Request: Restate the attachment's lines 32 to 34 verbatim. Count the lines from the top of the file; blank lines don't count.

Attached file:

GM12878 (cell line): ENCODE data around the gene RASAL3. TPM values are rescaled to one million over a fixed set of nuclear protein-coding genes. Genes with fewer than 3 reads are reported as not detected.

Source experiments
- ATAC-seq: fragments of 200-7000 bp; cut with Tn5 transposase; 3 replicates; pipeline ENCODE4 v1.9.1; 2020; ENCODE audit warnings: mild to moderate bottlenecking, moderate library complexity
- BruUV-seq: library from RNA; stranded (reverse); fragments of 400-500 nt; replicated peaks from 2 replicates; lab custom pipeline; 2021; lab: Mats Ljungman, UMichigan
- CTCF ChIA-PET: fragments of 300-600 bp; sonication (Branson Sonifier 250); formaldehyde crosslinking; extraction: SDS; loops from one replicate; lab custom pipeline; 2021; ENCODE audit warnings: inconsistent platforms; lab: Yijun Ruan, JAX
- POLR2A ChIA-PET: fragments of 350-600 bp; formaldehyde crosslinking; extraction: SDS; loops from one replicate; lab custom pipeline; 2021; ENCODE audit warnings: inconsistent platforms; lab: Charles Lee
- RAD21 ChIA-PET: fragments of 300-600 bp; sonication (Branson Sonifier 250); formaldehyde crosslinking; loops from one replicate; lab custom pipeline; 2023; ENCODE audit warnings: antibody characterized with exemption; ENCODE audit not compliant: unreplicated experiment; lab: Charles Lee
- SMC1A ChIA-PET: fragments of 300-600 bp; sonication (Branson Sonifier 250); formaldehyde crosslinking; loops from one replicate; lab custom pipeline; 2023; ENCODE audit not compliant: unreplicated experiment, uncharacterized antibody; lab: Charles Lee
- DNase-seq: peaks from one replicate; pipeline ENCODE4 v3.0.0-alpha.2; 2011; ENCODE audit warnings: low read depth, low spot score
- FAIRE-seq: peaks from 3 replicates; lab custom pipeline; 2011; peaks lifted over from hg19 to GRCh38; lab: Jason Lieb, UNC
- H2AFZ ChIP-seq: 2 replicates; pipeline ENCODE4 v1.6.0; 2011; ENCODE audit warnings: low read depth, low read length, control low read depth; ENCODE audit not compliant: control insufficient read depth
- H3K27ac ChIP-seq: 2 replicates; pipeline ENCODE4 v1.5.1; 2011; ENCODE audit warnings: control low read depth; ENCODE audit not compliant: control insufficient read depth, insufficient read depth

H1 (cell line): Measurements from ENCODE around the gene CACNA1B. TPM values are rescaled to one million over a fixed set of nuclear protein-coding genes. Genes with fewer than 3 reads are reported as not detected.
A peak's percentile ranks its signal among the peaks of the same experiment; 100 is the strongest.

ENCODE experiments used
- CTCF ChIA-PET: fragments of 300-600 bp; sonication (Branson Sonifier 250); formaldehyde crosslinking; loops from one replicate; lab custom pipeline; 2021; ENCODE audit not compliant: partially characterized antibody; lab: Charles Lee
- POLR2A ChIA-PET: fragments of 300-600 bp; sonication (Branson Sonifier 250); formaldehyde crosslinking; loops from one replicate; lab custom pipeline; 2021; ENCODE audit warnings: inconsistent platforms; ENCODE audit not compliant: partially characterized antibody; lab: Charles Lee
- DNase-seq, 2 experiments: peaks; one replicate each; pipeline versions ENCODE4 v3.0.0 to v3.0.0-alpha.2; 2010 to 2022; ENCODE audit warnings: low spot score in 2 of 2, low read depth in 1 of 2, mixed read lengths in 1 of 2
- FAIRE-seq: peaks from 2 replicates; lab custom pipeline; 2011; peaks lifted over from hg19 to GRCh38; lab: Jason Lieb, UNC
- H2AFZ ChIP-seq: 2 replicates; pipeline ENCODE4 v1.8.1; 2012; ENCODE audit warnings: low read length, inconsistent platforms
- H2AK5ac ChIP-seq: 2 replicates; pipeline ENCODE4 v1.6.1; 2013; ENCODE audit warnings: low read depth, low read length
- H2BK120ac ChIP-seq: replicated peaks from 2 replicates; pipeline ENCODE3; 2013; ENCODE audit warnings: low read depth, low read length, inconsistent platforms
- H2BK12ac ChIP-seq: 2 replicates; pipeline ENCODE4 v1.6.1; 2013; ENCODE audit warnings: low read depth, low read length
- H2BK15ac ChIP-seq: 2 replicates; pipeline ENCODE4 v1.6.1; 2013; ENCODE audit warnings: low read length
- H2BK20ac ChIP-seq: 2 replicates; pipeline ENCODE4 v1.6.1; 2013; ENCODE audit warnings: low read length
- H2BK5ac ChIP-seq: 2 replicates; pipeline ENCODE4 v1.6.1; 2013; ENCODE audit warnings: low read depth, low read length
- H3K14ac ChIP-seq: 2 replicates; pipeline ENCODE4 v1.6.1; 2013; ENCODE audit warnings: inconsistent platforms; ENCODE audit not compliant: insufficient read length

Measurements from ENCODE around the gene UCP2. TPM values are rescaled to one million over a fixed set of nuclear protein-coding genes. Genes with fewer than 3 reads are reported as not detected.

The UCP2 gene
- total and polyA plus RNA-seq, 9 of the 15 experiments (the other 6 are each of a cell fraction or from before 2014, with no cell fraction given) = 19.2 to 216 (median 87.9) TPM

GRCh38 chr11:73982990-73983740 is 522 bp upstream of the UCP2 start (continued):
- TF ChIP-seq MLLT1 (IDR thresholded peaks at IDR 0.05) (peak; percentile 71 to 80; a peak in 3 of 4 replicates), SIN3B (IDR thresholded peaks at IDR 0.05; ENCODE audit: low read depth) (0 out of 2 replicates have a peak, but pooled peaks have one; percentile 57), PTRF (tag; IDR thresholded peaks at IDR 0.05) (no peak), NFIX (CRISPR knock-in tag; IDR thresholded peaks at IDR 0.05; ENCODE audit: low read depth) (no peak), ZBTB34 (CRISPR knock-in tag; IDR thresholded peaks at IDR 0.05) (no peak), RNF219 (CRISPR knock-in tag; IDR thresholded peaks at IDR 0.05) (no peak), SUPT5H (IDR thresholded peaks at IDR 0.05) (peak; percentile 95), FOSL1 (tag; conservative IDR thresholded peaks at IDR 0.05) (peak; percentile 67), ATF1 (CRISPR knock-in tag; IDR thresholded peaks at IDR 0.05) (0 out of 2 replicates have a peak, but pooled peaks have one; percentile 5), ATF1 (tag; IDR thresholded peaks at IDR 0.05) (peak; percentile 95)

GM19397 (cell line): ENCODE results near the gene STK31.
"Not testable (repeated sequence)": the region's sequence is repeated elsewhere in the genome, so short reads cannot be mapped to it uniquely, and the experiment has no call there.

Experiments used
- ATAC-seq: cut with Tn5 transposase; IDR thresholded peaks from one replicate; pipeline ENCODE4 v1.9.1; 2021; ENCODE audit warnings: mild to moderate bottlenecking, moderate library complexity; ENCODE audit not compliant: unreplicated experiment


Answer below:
- TF ChIP-seq MLLT1 (IDR thresholded peaks at IDR 0.05) (peak; percentile 71 to 80; a peak in 3 of 4 replicates), SIN3B (IDR thresholded peaks at IDR 0.05; ENCODE audit: low read depth) (0 out of 2 replicates have a peak, but pooled peaks have one; percentile 57), PTRF (tag; IDR thresholded peaks at IDR 0.05) (no peak), NFIX (CRISPR knock-in tag; IDR thresholded peaks at IDR 0.05; ENCODE audit: low read depth) (no peak), ZBTB34 (CRISPR knock-in tag; IDR thresholded peaks at IDR 0.05) (no peak), RNF219 (CRISPR knock-in tag; IDR thresholded peaks at IDR 0.05) (no peak), SUPT5H (IDR thresholded peaks at IDR 0.05) (peak; percentile 95), FOSL1 (tag; conservative IDR thresholded peaks at IDR 0.05) (peak; percentile 67), ATF1 (CRISPR knock-in tag; IDR thresholded peaks at IDR 0.05) (0 out of 2 replicates have a peak, but pooled peaks have one; percentile 5), ATF1 (tag; IDR thresholded peaks at IDR 0.05) (peak; percentile 95)

GM19397 (cell line): ENCODE results near the gene STK31.
"Not testable (repeated sequence)": the region's sequence is repeated elsewhere in the genome, so short reads cannot be mapped to it uniquely, and the experiment has no call there.